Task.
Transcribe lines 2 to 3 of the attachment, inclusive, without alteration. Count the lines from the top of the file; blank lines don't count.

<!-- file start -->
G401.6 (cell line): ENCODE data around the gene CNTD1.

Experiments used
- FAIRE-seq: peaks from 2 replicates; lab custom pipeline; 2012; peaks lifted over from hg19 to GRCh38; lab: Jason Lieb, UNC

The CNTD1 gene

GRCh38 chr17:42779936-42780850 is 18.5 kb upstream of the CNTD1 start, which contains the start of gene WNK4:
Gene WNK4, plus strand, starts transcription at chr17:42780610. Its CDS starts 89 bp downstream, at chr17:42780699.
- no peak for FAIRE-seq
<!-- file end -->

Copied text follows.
Experiments used
- FAIRE-seq: peaks from 2 replicates; lab custom pipeline; 2012; peaks lifted over from hg19 to GRCh38; lab: Jason Lieb, UNC